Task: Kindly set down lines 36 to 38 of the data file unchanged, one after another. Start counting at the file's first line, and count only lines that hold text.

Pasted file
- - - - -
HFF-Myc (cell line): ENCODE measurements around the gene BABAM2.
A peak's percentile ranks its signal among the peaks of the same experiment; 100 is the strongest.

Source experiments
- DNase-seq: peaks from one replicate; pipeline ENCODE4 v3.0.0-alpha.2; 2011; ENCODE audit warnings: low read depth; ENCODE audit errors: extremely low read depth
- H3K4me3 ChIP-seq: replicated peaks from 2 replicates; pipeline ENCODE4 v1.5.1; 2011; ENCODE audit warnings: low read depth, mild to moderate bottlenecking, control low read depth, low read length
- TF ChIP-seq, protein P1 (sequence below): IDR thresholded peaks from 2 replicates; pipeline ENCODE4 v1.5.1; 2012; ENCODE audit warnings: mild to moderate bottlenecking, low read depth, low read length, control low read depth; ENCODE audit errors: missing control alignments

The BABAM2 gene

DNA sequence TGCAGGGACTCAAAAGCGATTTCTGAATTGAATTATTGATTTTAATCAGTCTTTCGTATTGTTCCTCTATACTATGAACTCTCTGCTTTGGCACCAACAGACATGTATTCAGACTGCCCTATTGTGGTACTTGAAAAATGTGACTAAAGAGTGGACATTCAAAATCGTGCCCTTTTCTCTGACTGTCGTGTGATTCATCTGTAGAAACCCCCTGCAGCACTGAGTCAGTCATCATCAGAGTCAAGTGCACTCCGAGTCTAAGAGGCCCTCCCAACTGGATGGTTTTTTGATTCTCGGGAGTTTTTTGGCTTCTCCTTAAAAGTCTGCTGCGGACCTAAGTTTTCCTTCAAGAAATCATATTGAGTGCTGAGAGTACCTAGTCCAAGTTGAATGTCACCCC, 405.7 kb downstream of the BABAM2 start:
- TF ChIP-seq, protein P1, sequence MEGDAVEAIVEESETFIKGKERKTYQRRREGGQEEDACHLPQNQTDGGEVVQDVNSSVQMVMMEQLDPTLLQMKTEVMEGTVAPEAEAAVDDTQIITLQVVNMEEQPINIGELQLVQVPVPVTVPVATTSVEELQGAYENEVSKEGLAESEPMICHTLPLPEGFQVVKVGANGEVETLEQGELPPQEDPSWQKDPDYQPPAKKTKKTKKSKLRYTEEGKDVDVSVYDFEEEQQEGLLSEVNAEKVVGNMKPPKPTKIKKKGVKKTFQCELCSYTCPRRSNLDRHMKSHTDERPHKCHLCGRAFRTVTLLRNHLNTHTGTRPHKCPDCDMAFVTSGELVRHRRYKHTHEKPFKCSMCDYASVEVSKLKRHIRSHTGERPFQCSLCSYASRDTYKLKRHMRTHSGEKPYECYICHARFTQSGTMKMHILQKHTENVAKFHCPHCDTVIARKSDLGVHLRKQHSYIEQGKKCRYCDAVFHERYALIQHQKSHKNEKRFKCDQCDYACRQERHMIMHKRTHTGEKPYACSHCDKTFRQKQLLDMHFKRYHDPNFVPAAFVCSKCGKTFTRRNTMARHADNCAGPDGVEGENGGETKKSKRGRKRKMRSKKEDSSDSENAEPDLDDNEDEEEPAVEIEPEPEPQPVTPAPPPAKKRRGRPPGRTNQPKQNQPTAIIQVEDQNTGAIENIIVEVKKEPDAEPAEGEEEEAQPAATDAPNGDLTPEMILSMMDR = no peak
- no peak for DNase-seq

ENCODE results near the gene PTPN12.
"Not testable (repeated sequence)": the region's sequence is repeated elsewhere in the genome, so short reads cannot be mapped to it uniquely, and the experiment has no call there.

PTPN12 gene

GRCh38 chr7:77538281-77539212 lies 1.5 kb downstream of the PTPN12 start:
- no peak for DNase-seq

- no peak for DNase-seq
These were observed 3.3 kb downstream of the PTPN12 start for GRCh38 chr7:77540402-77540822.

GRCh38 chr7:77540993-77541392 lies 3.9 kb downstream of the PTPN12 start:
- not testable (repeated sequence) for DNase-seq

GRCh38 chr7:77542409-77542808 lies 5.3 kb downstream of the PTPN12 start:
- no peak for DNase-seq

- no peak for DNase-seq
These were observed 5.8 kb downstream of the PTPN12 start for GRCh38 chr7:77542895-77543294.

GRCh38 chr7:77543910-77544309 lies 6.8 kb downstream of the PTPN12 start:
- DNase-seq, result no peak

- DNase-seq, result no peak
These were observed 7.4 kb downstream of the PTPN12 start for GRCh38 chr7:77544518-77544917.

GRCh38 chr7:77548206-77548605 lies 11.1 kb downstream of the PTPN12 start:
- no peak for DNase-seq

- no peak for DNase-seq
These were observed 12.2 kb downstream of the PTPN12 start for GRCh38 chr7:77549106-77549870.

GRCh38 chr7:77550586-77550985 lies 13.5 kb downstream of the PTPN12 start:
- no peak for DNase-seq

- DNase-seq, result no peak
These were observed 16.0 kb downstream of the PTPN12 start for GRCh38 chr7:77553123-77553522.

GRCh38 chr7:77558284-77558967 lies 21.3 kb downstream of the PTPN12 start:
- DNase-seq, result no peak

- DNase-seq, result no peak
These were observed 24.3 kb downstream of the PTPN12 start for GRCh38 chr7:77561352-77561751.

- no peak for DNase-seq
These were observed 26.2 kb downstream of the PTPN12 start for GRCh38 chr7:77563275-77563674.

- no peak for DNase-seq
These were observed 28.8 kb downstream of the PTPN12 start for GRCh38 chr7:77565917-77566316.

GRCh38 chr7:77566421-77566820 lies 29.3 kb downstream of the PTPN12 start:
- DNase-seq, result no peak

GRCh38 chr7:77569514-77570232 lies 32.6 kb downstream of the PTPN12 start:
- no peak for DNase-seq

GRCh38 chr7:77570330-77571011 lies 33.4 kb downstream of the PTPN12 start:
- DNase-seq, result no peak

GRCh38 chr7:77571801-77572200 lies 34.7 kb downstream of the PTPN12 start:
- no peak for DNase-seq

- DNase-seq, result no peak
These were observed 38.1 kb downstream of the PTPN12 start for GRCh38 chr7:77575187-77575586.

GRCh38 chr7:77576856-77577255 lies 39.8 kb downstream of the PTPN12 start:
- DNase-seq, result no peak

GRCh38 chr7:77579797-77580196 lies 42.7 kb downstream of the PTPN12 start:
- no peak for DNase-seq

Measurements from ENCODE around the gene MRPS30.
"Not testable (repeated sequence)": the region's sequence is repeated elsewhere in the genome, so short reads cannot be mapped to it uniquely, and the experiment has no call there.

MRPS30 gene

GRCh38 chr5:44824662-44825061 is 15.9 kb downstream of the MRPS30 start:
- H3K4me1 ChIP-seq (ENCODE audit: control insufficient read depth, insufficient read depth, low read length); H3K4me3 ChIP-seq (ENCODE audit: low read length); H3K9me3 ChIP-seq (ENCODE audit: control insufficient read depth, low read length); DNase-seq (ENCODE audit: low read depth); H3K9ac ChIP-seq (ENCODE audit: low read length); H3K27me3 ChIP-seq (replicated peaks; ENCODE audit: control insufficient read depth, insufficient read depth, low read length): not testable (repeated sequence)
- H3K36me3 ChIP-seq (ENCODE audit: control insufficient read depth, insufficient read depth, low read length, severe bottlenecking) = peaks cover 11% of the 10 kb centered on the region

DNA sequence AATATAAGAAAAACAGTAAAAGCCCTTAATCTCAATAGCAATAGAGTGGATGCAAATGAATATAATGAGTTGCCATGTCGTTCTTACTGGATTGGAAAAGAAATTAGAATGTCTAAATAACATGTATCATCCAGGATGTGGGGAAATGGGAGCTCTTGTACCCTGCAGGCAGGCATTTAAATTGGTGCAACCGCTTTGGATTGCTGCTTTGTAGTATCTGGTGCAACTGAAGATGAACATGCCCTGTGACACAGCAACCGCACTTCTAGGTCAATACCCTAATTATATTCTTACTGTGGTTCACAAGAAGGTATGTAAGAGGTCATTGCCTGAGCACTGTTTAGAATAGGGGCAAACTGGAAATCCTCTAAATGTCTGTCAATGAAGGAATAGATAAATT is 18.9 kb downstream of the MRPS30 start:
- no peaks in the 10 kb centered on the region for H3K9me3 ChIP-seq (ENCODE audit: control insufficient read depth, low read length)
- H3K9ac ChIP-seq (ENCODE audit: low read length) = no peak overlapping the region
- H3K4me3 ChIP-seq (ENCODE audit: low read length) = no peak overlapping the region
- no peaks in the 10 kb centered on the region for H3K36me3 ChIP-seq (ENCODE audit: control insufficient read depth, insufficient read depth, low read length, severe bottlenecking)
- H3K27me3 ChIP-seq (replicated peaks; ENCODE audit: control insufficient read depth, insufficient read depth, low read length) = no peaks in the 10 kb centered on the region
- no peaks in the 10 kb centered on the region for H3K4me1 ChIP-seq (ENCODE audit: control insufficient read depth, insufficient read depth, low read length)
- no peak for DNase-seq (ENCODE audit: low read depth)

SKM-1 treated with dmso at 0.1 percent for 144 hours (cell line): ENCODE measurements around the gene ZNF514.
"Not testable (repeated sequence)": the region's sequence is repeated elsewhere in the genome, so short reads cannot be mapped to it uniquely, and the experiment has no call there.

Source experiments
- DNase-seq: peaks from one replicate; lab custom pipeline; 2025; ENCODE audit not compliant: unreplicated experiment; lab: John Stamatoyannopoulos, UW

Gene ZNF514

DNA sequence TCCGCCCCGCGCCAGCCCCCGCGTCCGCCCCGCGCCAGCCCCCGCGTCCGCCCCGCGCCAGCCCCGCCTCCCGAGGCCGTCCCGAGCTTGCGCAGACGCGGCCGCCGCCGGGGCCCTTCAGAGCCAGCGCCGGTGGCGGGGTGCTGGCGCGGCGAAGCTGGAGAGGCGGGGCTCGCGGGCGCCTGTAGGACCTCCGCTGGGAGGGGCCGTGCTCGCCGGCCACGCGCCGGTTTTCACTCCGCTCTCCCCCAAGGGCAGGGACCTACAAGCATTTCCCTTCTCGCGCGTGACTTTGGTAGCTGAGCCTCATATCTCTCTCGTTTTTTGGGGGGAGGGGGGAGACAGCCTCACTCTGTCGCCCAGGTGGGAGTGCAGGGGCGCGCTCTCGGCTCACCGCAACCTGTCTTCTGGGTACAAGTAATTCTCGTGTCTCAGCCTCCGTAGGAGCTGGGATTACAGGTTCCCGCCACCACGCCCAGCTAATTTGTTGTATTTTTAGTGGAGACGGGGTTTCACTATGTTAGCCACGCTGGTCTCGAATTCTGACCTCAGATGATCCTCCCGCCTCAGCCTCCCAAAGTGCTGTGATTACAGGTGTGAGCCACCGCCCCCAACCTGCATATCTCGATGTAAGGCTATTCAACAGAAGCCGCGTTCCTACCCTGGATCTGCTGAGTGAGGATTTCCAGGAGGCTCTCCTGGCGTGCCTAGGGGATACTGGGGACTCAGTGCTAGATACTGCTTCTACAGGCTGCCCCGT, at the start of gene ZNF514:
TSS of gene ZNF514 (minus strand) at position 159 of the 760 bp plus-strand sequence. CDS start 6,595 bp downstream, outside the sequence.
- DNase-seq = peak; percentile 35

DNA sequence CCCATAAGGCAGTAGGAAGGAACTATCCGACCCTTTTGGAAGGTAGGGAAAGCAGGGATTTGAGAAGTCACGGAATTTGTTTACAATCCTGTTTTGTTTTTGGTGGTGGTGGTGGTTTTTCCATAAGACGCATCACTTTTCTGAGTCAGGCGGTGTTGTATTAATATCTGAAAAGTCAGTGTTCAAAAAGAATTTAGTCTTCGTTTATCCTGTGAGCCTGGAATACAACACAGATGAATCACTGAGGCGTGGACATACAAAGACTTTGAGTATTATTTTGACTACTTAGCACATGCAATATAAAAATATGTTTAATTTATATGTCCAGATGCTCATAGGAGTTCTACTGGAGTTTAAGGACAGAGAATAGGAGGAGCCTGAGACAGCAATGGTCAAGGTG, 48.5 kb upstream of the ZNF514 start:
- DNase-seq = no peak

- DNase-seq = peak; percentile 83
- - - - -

GRCh38 chr7:77558284-77558967 lies 21.3 kb downstream of the PTPN12 start:
- DNase-seq, result no peak

- DNase-seq, result no peak